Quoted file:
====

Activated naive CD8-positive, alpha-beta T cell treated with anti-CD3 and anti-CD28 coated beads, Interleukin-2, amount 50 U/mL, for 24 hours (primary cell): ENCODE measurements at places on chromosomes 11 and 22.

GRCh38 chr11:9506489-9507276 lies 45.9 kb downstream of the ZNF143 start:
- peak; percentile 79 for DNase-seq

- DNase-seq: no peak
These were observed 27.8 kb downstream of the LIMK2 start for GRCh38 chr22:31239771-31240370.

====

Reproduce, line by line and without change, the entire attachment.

Activated naive CD8-positive, alpha-beta T cell treated with anti-CD3 and anti-CD28 coated beads, Interleukin-2, amount 50 U/mL, for 24 hours (primary cell): ENCODE measurements at places on chromosomes 11 and 22.

GRCh38 chr11:9506489-9507276 lies 45.9 kb downstream of the ZNF143 start:
- peak; percentile 79 for DNase-seq

- DNase-seq: no peak
These were observed 27.8 kb downstream of the LIMK2 start for GRCh38 chr22:31239771-31240370.